ECOWAS gears up for military action in Niger

The Chief of Defence Staff (CDS), General Christopher Musa, said yesterday the militaries of West African countries are set to restore democracy in Niger Republic head-on.
He said the decisions would send a strong message about the military’s commitment to democracy, intolerance for unconstitutional change of government, and dedication to regional stability.

Musa said this at the extraordinary meeting of the Committee of Chiefs of Defence Staff (CCDS) of the Economic Community of West African States (ECOWAS) at the Defence Headquarters Abuja.

The Nigerien military on 26 July overthrew a democratically elected president, Mohamed Banzoum.

The action was condemned by ECOWAS leadership, which had given the juntas seven days to reinstate the president.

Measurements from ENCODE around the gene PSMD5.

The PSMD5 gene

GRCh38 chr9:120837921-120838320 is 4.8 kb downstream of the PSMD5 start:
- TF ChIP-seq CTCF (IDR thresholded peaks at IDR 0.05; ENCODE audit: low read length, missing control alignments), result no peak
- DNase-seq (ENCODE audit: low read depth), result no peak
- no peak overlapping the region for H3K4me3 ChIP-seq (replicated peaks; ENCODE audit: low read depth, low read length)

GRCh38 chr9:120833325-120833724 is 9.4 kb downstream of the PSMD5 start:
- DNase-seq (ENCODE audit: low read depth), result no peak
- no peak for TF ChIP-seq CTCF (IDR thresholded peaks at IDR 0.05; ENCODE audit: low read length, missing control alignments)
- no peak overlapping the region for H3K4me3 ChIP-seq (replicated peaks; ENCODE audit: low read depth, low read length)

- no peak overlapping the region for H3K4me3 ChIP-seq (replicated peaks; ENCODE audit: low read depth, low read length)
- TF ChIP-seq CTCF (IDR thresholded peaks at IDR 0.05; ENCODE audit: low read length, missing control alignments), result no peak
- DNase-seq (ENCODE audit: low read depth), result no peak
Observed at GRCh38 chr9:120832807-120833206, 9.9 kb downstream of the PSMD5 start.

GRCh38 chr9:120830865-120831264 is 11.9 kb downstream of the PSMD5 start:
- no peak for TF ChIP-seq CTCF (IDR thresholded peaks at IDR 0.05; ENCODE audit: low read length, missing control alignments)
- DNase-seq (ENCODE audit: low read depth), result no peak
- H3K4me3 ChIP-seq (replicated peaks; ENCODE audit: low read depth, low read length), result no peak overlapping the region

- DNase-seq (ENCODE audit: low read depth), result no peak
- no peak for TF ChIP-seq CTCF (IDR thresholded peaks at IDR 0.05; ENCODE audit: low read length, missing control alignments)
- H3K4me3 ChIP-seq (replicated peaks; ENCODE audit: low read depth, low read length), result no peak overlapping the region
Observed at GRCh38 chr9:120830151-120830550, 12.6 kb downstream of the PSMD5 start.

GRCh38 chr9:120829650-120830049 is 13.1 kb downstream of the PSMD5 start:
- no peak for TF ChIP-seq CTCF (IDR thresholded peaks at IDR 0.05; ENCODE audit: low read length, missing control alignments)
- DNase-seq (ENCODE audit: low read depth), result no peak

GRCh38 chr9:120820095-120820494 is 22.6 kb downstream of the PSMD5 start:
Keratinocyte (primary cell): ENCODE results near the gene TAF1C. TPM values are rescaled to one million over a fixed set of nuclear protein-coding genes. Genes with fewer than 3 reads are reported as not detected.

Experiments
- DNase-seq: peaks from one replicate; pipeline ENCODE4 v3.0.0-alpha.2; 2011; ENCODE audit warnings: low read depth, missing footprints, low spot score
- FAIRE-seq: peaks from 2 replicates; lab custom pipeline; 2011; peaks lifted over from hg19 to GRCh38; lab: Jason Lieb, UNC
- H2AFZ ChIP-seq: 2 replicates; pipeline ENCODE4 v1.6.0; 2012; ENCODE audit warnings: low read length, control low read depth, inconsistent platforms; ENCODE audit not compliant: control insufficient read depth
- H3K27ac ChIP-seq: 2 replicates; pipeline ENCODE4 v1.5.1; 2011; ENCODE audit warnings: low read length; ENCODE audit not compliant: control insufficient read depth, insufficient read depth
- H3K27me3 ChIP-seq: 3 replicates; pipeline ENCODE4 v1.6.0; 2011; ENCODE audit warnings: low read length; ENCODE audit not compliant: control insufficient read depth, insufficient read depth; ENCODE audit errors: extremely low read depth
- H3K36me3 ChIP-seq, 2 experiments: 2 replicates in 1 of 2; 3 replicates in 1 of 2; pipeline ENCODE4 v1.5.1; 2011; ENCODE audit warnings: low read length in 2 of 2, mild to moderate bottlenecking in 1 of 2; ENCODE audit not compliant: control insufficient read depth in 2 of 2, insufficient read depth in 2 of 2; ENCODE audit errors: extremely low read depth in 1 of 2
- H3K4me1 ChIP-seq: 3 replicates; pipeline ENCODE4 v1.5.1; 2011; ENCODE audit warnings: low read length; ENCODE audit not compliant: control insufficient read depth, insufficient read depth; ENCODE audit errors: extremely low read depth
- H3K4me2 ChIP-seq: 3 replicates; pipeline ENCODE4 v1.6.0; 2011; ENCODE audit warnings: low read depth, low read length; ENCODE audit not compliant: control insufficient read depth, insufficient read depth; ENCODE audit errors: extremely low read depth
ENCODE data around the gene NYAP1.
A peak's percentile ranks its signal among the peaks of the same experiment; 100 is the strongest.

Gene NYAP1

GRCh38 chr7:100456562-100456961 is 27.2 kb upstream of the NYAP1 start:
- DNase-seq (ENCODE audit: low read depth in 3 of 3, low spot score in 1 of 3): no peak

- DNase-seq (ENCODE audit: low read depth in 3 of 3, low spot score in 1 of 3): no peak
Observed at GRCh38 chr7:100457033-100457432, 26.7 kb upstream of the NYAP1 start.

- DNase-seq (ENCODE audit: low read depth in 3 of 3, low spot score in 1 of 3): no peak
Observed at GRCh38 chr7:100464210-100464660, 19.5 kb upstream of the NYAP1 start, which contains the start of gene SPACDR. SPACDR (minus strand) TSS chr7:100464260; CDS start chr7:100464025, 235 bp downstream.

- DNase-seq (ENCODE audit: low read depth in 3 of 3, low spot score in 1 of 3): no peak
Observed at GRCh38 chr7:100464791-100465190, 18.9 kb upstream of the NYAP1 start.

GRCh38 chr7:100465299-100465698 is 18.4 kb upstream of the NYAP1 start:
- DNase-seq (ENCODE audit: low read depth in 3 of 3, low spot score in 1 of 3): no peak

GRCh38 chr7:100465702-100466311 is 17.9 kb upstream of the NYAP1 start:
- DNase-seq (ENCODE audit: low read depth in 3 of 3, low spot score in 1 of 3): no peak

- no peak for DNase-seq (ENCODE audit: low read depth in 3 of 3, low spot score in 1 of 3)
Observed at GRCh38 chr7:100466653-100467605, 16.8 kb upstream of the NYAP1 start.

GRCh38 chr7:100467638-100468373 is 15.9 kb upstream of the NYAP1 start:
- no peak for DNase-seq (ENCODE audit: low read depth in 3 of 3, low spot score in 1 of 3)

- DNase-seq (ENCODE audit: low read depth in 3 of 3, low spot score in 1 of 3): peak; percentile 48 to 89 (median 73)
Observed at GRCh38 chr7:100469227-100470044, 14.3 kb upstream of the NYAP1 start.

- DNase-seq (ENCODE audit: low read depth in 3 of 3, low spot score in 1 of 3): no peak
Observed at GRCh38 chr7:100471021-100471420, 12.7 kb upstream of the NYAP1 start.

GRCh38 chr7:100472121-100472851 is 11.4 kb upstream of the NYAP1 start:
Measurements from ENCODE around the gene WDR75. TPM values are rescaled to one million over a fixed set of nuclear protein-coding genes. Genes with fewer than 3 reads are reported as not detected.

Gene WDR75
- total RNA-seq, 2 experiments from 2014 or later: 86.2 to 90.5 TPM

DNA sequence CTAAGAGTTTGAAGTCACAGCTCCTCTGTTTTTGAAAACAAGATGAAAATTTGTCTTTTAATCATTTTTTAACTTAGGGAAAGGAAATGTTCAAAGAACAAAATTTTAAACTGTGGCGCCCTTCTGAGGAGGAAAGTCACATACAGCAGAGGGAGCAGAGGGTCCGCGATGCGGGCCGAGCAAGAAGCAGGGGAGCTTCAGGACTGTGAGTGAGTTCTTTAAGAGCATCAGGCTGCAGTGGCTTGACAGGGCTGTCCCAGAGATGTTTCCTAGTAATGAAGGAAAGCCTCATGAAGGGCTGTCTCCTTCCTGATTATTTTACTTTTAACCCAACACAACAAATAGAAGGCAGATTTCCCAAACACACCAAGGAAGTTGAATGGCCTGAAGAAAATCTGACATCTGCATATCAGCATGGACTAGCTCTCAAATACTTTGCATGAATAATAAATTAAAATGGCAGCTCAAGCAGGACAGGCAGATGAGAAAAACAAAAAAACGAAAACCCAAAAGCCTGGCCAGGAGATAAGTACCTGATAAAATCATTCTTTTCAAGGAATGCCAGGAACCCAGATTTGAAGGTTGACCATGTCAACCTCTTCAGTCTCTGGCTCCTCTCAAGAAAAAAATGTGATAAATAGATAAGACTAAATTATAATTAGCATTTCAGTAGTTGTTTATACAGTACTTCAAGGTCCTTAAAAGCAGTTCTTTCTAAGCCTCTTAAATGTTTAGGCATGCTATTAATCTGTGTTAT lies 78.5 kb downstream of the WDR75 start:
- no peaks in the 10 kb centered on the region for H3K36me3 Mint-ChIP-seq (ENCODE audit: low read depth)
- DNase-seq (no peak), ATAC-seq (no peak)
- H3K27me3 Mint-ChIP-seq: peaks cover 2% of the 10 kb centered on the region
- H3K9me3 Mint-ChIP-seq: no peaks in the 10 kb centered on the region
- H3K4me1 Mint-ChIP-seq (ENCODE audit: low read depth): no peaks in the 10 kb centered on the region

Musa, who is also the President of the ECOWAS Committee of CDS, said the coup d’etat in Niger has called for their collective attention and a united response, which must be faced head-on.

The CDS said: “We must face the challenges of restoring democratic governance in Niger head-on, drawing on our shared experiences, wisdom and collective resolve. Our decisions will have far-reaching implications for the ECOWAS region. ECOWAS’ strength lies in unity, shared values and commitment to democracy, peace and prosperity.

“We are not oblivious to the complex challenges that lie ahead. The task of restoring democratic governance in Niger is fraught with potential hurdles and complications.

“However, we cannot afford to be hamstrung by these challenges. Instead, we must confront them head-on, drawing upon our shared experiences, wisdom, and the strength of our collective resolve.

“Our decisions will send a strong message about our commitment to democracy, our intolerance for unconstitutional change of governments, and our dedication to regional stability.”